US stocks rose on Friday, bringing an upbeat end to a disappointing week, as strong retail sales data and a survey hinting at easing inflation expectations tempered concerns over the economic outlook.
The S&P 500 share index was up 1.7 per cent by mid-afternoon in New York, but remained on track for a weekly loss of more than 1 per cent. The technology-focused Nasdaq Composite gained 1.6 per cent.
Europe’s Stoxx 600 equity index closed 1.8 per cent higher.
International oil benchmark Brent crude, which on Thursday fell to levels last seen before Russia’s invasion of Ukraine, added 2.1 per cent to $101.12 a barrel.
Data on Friday showed US retail sales rose 1 per cent month on month in June, exceeding economists’ forecasts for a 0.8 per cent gain. Separately, the University of Michigan’s closely watched consumer sentiment index indicated that medium-term inflation expectations had dropped to a one-year low of 2.8 per cent.
Markets in recent months have been gripped by debate over whether the US economy is strong enough to withstand aggressive rate rises by the Federal Reserve in response to red-hot inflation, after downbeat business surveys cast a pall over the outlook. The S&P is over 19 per cent lower for the year to date.
“The consumer is still spending money, still confident, there’s still pent-up demand,” said Ron Temple, head of US equity at Lazard.
He cautioned, however, that this could firm the US central bank’s resolve to tighten monetary policy, with the retail sales numbers showing “the rate hikes so far have not had an effect” in terms of cooling demand.
Futures markets are tipping the Fed to lift its main funds rate to about 3.6 per cent by next February, from a range of 1.5 per cent to 1.75 per cent at present. US consumer prices rose at an unexpectedly rapid annual rate of 9.1 per cent in June.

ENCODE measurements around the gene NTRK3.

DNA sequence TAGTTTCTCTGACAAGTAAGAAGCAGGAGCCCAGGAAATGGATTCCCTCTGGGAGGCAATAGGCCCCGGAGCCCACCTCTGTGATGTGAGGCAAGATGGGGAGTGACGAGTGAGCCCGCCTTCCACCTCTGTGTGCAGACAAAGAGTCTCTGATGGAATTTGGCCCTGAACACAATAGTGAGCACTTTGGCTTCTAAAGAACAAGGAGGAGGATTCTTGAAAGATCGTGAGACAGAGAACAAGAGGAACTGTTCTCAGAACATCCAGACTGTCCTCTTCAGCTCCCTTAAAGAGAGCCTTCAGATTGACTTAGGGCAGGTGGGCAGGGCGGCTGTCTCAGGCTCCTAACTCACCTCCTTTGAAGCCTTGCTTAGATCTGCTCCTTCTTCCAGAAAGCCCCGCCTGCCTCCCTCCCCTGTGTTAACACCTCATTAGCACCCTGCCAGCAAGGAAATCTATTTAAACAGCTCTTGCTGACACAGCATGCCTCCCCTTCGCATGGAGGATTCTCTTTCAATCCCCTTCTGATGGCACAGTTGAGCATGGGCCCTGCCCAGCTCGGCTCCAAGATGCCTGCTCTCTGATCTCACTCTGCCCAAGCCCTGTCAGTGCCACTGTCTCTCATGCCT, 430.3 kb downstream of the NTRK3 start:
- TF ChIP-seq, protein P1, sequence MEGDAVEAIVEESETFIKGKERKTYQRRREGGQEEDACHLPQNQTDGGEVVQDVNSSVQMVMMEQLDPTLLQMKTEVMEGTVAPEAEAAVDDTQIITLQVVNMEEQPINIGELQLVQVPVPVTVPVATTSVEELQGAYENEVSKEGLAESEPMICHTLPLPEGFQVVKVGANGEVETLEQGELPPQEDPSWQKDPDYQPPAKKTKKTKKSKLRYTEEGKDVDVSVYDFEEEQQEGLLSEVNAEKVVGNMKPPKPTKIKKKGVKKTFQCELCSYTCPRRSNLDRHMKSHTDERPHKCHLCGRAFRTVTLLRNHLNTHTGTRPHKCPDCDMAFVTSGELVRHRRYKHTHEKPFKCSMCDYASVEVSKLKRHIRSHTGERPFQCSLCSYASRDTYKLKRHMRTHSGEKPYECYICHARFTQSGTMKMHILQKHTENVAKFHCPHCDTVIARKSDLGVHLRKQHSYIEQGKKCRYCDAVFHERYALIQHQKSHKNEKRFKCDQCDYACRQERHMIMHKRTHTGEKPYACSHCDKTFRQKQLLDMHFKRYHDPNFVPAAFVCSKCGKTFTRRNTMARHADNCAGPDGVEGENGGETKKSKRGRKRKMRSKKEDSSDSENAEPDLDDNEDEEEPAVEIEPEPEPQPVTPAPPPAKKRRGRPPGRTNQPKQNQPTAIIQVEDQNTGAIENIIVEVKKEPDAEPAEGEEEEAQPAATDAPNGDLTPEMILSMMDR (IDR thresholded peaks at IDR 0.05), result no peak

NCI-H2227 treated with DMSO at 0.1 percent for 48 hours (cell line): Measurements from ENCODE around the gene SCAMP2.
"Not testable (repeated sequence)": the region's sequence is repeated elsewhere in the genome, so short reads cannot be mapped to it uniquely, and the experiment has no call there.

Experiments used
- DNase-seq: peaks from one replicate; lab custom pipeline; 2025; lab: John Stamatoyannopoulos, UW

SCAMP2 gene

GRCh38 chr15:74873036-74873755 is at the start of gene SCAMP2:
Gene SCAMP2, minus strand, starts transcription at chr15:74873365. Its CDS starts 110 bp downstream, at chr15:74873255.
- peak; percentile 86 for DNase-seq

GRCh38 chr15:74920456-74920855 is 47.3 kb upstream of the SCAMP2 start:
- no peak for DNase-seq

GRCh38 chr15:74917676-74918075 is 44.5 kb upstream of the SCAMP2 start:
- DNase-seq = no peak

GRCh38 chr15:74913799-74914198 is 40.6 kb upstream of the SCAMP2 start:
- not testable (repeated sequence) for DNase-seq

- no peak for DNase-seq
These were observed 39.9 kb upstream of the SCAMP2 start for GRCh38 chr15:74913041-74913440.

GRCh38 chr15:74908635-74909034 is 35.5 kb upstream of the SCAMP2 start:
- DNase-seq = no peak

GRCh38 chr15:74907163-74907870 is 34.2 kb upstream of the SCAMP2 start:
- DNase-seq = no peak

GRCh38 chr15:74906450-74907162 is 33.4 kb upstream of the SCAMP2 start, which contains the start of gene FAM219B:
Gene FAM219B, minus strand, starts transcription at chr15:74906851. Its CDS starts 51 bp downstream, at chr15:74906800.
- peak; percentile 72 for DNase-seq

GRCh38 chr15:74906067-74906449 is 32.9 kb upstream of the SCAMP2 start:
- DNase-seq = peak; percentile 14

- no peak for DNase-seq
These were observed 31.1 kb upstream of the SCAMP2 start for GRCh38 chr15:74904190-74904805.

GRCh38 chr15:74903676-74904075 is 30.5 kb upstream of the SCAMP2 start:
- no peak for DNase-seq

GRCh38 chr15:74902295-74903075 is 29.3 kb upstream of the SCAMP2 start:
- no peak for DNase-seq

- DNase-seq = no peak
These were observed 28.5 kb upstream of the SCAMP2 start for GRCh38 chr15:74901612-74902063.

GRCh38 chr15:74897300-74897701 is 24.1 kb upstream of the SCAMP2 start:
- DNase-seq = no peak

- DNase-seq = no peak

A weak Chinese gross domestic product report also stoked some bullishness on Friday, prompting speculation that Beijing would unleash hundreds of billions of dollars of additional stimulus funds to boost growth.
The world’s second-biggest economy expanded 0.4 per cent year on year in the three months to the end of June, below the 1.2 per cent forecast by economists and down from 4.8 per cent recorded in the first quarter.
“We think these kinds of numbers are only going to strengthen [the Chinese government’s] resolve to push more stimulus for the rest of the year and that matters on a global level as well,” said Hani Redha, multi-asset fund manager at PineBridge Investments.
Hong Kong’s Hang Seng index fell 2.2 per cent on Friday, however, taking it 6.6 per cent lower for the week in its largest weekly decline since March 2020.
In US Treasury markets, the yield on the benchmark 10-year note was 0.03 percentage points lower at 2.93 per cent. This yield, which underpins debt prices worldwide, has dropped from about 3.5 per cent a month ago as recession fears fed demand for low-risk government debt instruments. Bond yields fall as prices rise.
The two-year Treasury yield traded at 3.13 per cent in a so-called inverted yield curve pattern that has historically preceded recessions.
The dollar index, which measures the US currency against six others and was heading for its third straight week of gains, fell 0.4 per cent as risk appetite returned to markets.
The euro rose 0.6 per cent to $1.008, having fallen below $1 earlier this week for the first time in 20 years.